Thursday, January 17, 2013

Where Did Those Guys Come From?

My understanding is that the first European/American credited with visiting the Pacific Northwest was the Brit Francis Drake in 1579, followed by the Spaniard Juan de Fuca in 1592. One-hundred-and-fifty years later, Vitus Bering, a Swede working for the Russians, came down the coast (1740s). In another fifty years, 1792, on behalf of the Americans, Robert Gray became the official discoverer of the Columbia River. He would do that in May of that year.

In October of that year, William Broughton captained a ship that explored the Columbia. In a small boat, he and a party of crew members traveled a hundred miles upstream, checking out the countryside. At the very outset, while still at anchor near the mouth of the Columbia, Broughton noticed that the natives were already, not only ready to trade, but knew the value of what they were trading. The women, in particular, knew what they had of value to trade.

Heading upriver—it took them a week—they were accompanied by a fleet of canoes full of Indians who would camp nearby each night. Other large flotillas of canoes greeted them often as they went upriver, and were also ready to trade. Although they did note that the further upstream they traveled, the more unintelligible became the languages they encountered—which were unlike any other they had heard—and that the further upstream they traveled, the friendlier the natives became and the less they were interested in barter.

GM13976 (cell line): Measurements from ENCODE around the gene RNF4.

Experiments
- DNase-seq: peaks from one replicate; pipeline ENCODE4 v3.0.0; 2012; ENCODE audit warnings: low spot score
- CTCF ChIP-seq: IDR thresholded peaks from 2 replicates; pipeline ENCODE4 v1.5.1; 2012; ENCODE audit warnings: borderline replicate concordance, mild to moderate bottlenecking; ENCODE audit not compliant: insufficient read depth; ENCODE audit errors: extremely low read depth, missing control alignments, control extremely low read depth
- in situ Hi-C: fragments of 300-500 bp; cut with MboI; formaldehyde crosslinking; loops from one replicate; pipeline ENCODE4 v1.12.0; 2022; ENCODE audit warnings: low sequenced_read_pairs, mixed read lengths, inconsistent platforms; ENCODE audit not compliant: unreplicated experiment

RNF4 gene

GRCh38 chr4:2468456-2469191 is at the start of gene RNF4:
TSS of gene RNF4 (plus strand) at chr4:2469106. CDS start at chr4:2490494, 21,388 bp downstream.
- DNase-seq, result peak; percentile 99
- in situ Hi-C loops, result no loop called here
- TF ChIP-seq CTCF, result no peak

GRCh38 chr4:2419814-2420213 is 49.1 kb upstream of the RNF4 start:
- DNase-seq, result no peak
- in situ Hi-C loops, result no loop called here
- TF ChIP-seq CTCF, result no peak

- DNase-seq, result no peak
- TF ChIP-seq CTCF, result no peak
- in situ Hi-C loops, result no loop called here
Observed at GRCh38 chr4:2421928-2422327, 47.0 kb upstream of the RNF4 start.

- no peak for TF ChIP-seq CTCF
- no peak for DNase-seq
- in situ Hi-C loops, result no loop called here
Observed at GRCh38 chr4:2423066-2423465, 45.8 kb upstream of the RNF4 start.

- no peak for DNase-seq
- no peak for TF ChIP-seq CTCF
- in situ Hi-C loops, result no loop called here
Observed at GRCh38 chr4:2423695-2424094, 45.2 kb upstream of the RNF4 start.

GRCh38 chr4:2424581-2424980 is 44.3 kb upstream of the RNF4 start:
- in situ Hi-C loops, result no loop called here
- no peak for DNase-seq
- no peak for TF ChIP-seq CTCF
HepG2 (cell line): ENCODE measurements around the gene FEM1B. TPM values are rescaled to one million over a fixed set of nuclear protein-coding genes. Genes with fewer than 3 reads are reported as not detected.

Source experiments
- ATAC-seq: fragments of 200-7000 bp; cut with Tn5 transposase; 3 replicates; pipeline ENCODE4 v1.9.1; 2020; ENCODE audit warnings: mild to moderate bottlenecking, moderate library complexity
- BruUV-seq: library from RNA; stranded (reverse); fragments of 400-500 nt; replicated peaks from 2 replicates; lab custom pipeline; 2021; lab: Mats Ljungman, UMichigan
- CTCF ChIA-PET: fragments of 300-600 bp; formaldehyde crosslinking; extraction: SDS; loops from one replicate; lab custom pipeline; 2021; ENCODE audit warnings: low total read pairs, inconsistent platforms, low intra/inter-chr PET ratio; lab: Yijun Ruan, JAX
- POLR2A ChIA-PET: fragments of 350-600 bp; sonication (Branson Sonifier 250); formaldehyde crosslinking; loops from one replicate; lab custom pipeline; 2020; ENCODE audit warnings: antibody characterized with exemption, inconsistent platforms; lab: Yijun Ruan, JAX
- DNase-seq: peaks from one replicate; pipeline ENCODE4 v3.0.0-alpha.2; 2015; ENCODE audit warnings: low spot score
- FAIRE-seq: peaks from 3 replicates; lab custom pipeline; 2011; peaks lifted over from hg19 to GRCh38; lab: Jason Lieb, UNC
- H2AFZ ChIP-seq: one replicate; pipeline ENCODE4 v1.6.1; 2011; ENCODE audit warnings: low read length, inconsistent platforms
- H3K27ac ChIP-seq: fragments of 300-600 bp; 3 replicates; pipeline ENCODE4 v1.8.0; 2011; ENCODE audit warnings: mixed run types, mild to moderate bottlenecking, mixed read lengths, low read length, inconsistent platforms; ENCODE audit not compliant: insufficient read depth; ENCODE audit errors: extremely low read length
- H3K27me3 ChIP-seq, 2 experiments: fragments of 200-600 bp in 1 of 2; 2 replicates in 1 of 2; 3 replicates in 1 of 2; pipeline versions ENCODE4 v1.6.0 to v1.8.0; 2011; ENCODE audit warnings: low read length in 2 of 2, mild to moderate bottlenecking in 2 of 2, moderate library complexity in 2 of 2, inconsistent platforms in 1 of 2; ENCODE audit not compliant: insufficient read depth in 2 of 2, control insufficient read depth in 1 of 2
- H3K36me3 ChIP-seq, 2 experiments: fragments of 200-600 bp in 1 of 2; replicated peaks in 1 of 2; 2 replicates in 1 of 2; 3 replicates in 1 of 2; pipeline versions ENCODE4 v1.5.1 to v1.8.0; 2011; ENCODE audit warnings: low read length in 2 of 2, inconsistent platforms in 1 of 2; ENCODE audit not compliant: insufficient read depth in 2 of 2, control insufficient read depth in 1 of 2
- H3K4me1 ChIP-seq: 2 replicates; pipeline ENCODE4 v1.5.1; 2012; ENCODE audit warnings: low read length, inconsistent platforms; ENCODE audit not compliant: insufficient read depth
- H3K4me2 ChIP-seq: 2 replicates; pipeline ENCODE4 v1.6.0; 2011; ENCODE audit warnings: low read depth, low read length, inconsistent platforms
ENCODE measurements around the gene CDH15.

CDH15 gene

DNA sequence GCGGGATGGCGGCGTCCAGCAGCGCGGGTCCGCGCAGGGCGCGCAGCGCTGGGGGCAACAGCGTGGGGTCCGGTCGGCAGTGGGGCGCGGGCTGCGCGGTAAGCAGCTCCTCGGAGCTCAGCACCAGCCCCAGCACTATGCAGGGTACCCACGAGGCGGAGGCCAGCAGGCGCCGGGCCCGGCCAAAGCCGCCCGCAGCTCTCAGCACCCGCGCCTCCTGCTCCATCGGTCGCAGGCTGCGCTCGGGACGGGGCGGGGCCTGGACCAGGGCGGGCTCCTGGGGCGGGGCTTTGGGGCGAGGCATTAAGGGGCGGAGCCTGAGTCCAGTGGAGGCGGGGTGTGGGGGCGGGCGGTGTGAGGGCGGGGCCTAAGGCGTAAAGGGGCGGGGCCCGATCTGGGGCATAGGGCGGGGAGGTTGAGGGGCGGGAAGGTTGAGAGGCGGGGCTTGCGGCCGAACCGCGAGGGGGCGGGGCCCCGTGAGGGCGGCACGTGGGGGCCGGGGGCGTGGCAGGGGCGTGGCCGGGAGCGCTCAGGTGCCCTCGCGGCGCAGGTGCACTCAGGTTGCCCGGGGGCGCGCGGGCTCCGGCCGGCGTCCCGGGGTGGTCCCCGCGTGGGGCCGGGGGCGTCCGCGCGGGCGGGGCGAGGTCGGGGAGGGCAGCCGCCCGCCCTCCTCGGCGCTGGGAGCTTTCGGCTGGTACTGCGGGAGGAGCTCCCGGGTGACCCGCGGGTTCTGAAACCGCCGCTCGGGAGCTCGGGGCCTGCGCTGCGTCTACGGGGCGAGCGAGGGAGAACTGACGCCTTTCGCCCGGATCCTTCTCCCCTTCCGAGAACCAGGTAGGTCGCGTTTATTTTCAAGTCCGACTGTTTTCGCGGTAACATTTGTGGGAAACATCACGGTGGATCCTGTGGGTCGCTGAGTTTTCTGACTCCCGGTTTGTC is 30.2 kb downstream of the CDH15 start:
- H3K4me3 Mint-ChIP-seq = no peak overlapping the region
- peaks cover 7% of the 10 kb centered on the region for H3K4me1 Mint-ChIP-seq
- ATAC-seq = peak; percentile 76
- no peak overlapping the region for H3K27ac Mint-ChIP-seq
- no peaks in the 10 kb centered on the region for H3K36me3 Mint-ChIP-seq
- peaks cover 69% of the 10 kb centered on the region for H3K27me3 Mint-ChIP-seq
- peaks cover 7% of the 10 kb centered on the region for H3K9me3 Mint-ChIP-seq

It’s a story oft repeated: the Italian John Cabot sailing for the British, who “discovered” Newfoundland in 1497 (five years after Columbus’s first voyage), discovered that he had been accompanied by hundreds of fishing boats. Not that they had traveled with him, but that he found them already there when he arrived. How did they do that?

I’ve always thought that Newfoundland was named by the fishermen who found it, otherwise it would have been named after a king or the like. It was already named by the time Cabot arrived. I’ll bet.

So, was Sir Francis the first European to visit the Pacific Northwest? I wouldn’t bet on that.

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